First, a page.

Earlier this morning, caught a good piece from Byron York on why winning the Hispanic vote would not be enough to secure a GOP presidential victory. Here’s the crucial paragraph:
But here is the real solution. Romney lost because he did not appeal to the millions of Americans who have seen their standard of living decline over the past decades. They’re nervous about the future. When Romney did not address their concerns, they either voted for Obama or didn’t vote at all. If the next Republican candidate can address their concerns effectively, he will win. And, amazingly enough, he’ll win a lot more Hispanic votes in the process. A lot from other groups, too.
Read the whole thing. Did recall reading something about a year ago on Mitt Romney’s failure to appeal to working class votes disaffected from the incumbent administration. York is right; the next Republican candidate needs to effectively address their concerns.
Part of the answer, ironically enough (given the premise of York’s piece), lies in a piece Jill Lawrence published last week in the National Journal, a piece on Republicans’ challenges with Hispanic voters. Lawrence cited a focus group whose participants . . .
liked what they heard about Medicaid, immigration, economics, and education in clips from speeches by some prominent party figures. But the people they listened to—New Jersey Gov. Chris Christie, Sen. Rand Paul of Kentucky, New Mexico Gov. Susana Martinez, and former Florida Gov. Jeb Bush—are unusual in how they talk about these issues and seemed like anomalies to the focus-group participants.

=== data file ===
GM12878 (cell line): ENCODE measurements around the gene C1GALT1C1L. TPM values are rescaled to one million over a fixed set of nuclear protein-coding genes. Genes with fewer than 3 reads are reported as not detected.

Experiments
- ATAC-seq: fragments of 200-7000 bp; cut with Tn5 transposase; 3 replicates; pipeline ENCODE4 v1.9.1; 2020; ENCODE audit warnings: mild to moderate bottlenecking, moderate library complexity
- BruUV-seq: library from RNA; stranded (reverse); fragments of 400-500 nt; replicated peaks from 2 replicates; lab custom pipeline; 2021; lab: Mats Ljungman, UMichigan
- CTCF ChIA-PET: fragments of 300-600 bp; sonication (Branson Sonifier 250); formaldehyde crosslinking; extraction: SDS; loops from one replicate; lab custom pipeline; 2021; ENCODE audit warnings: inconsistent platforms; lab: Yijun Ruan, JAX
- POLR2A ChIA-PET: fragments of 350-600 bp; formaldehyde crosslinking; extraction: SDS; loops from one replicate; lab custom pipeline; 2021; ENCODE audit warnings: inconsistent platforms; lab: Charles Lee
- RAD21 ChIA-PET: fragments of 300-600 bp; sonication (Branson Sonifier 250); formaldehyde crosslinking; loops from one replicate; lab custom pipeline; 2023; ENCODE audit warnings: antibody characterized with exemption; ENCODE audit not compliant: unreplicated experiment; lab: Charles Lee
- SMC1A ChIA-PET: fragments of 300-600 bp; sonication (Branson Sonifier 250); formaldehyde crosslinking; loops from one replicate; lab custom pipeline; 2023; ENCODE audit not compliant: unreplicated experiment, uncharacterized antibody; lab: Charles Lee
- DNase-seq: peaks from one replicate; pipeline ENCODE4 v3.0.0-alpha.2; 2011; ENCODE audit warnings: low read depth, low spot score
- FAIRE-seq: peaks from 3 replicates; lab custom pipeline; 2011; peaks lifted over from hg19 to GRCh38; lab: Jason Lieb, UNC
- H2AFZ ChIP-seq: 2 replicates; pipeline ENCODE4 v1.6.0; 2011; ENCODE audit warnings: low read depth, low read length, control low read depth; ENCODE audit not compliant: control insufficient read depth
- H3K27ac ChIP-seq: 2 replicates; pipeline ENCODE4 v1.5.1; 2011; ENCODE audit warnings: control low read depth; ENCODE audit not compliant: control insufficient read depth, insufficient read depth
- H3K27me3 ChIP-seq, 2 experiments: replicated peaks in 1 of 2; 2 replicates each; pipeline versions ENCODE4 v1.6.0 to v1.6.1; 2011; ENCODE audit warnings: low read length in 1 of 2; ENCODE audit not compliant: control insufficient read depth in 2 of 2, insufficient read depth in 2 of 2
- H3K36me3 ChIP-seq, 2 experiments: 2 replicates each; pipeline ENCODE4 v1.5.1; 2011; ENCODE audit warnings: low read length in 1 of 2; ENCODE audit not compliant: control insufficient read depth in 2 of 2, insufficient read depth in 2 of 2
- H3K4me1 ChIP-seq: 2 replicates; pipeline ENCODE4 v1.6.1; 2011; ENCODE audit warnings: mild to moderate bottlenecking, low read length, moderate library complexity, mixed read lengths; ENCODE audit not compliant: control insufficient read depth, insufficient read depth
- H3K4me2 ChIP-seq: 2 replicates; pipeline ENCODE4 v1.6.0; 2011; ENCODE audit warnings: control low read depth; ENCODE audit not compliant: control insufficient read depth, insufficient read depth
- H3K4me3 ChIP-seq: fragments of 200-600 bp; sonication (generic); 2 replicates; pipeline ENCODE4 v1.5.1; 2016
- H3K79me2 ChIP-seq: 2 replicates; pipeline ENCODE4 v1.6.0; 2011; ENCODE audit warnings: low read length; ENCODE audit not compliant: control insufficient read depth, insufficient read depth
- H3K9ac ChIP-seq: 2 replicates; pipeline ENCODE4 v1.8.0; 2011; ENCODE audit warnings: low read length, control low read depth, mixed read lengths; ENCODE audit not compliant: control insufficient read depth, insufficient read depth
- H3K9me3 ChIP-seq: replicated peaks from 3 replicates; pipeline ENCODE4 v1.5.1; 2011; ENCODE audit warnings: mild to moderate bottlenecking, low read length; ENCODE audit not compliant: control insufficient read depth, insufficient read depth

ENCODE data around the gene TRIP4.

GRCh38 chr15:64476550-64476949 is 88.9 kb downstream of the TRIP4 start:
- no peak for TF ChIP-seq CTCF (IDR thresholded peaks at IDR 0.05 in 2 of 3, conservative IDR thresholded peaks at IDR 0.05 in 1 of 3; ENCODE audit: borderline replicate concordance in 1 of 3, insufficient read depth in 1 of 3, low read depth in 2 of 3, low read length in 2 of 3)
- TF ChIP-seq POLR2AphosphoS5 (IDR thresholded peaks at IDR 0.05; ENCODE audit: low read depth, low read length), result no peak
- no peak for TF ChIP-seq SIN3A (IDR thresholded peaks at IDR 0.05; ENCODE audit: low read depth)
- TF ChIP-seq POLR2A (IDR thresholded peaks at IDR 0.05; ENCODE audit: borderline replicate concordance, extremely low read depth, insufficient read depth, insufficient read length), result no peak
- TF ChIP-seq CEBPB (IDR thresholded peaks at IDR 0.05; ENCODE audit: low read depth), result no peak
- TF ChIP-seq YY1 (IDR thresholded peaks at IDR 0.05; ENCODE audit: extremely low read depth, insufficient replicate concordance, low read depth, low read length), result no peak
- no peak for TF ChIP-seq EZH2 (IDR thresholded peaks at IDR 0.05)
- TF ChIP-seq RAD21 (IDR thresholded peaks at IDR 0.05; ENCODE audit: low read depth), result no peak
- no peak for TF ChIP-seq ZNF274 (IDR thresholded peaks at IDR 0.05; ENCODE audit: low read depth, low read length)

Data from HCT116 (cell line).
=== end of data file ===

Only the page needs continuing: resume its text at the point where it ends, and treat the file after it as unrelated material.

Comments about Christie, who is expanding Medicaid under the new health care law even though he disagrees with the law, summed up the problem. After hearing him talk about the human cost of not taking the new federal Medicaid money, the focus-group participants described him as human, caring, and someone who calls it like he sees it—but said he is just one person. . . .
Martinez won praise from McCleskey for going beyond the “traditional opportunity refrain” to frame lower business-tax rates as a matter of fairness—leveling the playing field with neighboring states. Bush’s description of why he pursued his Florida education reforms—to lift the poor and shrink the achievement gap between white and minority students—was powerful and “surprising stuff” to the groups, she said in the memo.
The problem thus is not so much the Republican agenda, but who its leaders promote it. And there are leaders who are effectively addressing those concerns. Their fellow partisans need to learn from these folks.